Buffet has stated that this portfolio and its underlying investing philosophy isn’t appropriate for everyone. However, many investors might gain from using this approach.

Young Speculators

Those under the age of 35 are the ideal target audience for a portfolio of this type. These traders have time on their side and the financial resources to bounce back from a slump should one occur in their portfolios.

However, people who are in the middle of their investing careers and those who are getting ready to retire should exercise caution. For investors who will soon or currently rely on their assets to cover their living needs, even the risks associated with a 60/40 portfolio may be too much to bear.

Investors Who Are Educated

Keep your portfolio basic when you’re just starting out until you’ve done enough reading to fully grasp the intricate mechanism that drives Wall Street.

This portfolio offers diverse holdings in large, dependable firms, giving you the potential for high returns with minimum input from you. Thus, you may start investing right away and put your money to work right away, and you can always make changes as you gain experience and knowledge.

Maintain a Balanced Portfolio

Maintaining a diversified and even-weighted portfolio is a must for each investor. Each part of a well-considered strategy serves a specific purpose, some exposing your portfolio to profits and others shielding it from danger.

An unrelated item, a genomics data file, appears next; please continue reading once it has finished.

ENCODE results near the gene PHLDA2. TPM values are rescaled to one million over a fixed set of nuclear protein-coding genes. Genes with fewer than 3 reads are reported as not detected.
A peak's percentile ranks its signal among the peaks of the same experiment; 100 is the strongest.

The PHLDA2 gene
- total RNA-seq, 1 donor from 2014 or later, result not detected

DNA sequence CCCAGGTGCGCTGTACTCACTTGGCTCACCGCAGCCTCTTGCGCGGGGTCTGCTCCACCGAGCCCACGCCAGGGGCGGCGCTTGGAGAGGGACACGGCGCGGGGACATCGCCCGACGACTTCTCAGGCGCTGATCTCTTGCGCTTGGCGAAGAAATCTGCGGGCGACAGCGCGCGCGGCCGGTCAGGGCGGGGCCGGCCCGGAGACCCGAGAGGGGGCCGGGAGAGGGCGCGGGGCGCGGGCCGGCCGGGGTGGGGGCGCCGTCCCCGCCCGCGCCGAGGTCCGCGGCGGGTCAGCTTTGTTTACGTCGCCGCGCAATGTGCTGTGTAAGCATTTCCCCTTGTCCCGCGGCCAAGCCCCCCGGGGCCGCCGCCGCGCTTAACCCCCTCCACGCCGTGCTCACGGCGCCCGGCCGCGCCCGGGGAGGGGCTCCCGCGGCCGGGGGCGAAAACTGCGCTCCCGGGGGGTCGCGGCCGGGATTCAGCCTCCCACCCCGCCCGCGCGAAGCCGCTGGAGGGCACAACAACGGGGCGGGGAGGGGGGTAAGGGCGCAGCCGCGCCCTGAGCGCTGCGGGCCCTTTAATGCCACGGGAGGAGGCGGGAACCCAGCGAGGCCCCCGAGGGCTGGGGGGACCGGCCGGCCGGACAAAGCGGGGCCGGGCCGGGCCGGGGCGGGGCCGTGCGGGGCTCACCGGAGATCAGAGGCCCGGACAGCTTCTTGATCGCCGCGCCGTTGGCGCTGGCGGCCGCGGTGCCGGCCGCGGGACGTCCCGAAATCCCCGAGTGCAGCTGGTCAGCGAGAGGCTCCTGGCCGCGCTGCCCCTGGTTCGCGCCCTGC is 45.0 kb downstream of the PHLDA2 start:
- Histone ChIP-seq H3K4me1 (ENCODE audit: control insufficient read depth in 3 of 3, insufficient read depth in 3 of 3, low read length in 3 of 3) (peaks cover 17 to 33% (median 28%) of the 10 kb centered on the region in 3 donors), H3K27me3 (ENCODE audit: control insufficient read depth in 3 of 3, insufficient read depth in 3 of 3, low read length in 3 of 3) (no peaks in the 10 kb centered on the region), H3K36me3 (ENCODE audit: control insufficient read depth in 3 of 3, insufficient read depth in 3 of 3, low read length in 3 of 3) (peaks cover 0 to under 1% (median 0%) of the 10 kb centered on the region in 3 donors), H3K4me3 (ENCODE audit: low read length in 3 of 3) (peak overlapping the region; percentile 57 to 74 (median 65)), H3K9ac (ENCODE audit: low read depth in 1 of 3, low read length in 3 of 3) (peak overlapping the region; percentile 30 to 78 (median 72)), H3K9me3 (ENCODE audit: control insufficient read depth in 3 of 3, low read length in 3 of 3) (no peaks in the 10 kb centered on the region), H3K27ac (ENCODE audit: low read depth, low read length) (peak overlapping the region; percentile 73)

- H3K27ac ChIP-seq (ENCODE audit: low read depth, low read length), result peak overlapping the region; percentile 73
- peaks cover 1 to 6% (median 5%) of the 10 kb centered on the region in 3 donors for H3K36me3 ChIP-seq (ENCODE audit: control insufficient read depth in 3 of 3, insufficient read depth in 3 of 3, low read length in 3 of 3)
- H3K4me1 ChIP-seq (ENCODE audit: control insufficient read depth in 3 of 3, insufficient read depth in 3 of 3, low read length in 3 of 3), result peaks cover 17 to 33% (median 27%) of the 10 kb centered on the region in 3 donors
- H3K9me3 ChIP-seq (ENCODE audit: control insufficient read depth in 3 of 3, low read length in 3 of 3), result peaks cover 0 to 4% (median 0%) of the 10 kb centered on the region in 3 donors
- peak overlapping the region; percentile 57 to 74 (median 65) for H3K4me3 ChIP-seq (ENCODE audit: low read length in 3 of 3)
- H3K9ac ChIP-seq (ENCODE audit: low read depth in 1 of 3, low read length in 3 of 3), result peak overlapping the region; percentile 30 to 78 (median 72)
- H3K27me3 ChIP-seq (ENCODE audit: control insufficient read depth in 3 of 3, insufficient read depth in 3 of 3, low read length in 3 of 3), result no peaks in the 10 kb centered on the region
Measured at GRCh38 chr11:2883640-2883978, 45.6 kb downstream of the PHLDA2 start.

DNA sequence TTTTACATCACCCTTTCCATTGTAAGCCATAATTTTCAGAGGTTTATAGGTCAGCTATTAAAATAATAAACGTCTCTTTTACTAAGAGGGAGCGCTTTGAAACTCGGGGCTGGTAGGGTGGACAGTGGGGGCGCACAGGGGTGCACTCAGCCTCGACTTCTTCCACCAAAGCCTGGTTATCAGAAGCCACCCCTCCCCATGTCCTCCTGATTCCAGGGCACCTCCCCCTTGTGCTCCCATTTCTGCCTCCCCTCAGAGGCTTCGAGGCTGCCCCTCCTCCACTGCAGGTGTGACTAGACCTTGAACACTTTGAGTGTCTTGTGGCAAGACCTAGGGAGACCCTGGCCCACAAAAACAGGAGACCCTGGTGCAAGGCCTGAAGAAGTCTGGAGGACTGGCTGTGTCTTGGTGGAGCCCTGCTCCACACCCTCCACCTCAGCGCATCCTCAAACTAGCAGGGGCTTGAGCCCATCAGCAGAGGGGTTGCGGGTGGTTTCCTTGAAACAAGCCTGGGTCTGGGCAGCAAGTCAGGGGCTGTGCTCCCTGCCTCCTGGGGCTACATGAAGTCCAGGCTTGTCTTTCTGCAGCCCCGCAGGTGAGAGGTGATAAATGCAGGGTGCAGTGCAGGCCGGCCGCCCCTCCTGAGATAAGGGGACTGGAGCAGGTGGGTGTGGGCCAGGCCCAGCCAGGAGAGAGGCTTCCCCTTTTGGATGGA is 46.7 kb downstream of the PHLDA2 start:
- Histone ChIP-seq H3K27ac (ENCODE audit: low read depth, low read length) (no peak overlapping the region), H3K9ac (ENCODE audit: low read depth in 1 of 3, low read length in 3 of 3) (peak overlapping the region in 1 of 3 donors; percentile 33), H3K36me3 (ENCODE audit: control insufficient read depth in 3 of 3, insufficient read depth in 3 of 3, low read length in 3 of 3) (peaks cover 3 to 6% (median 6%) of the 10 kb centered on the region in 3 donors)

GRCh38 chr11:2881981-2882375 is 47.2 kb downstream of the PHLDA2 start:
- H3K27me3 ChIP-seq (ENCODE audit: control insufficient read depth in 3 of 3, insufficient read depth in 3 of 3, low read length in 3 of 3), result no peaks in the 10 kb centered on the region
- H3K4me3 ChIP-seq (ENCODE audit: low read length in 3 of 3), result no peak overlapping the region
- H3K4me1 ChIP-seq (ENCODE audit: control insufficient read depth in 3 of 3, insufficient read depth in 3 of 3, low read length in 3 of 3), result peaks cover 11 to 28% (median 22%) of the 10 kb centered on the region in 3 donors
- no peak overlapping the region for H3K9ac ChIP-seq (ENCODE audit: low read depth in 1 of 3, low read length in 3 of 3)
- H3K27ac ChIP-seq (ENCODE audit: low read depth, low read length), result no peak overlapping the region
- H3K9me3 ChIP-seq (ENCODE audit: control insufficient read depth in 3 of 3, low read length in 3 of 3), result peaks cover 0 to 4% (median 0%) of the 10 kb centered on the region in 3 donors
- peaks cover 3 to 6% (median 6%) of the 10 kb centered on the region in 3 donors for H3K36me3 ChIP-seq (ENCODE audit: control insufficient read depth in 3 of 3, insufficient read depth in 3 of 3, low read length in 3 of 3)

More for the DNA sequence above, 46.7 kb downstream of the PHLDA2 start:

The value of the assets in your portfolio will fluctuate over time, and some will do so more quickly than others. Before the risk rises or your return potential is reduced, you should rebalance your portfolio to address this mismatch.

Because of its very high allocation to a single asset class, balancing this portfolio will be a one-of-a-kind experience. You won’t have to rebalance your portfolio too often because of this plus the fact that it’s a “lazy” buy-and-hold strategy. However, at least twice yearly, you should check to see if your portfolio is in a state of equilibrium.

Bottom Line

The Warren Buffett ETF Portfolio has several intriguing aspects, but that’s to be expected, given that Warren Buffett himself is a fascinating figure. Even if Buffett recommends this portfolio, it doesn’t mean it’s right for you.

The drawdown risks associated with this technique are just too great for investors who are not independently wealthy to take the chance on.

If you decide to go with this tactic, be imaginative in your approach. You may want to rebalance your portfolio such that it consists of less than 10% in government bonds and more than 90% in stocks based on your risk tolerance and other investment objectives.

You may quickly personalize the portfolio by researching the best ETFs that align with your investment plan.